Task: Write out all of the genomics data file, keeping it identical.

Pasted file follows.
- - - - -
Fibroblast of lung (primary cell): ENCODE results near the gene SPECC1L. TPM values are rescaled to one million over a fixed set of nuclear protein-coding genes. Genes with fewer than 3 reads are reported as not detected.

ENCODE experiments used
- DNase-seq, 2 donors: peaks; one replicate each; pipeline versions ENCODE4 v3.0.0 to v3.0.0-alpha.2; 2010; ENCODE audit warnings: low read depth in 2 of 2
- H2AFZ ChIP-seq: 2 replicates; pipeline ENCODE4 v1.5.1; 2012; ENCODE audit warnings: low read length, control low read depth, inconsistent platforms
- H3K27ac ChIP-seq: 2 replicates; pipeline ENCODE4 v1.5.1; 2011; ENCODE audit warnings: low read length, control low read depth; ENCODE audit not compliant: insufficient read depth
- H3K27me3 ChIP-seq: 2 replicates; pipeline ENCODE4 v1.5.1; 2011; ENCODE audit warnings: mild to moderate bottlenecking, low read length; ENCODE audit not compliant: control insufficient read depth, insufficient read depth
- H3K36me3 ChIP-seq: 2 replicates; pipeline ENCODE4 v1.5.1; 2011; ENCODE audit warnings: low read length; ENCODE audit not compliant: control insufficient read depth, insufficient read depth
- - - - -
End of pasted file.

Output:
Fibroblast of lung (primary cell): ENCODE results near the gene SPECC1L. TPM values are rescaled to one million over a fixed set of nuclear protein-coding genes. Genes with fewer than 3 reads are reported as not detected.

ENCODE experiments used
- DNase-seq, 2 donors: peaks; one replicate each; pipeline versions ENCODE4 v3.0.0 to v3.0.0-alpha.2; 2010; ENCODE audit warnings: low read depth in 2 of 2
- H2AFZ ChIP-seq: 2 replicates; pipeline ENCODE4 v1.5.1; 2012; ENCODE audit warnings: low read length, control low read depth, inconsistent platforms
- H3K27ac ChIP-seq: 2 replicates; pipeline ENCODE4 v1.5.1; 2011; ENCODE audit warnings: low read length, control low read depth; ENCODE audit not compliant: insufficient read depth
- H3K27me3 ChIP-seq: 2 replicates; pipeline ENCODE4 v1.5.1; 2011; ENCODE audit warnings: mild to moderate bottlenecking, low read length; ENCODE audit not compliant: control insufficient read depth, insufficient read depth
- H3K36me3 ChIP-seq: 2 replicates; pipeline ENCODE4 v1.5.1; 2011; ENCODE audit warnings: low read length; ENCODE audit not compliant: control insufficient read depth, insufficient read depth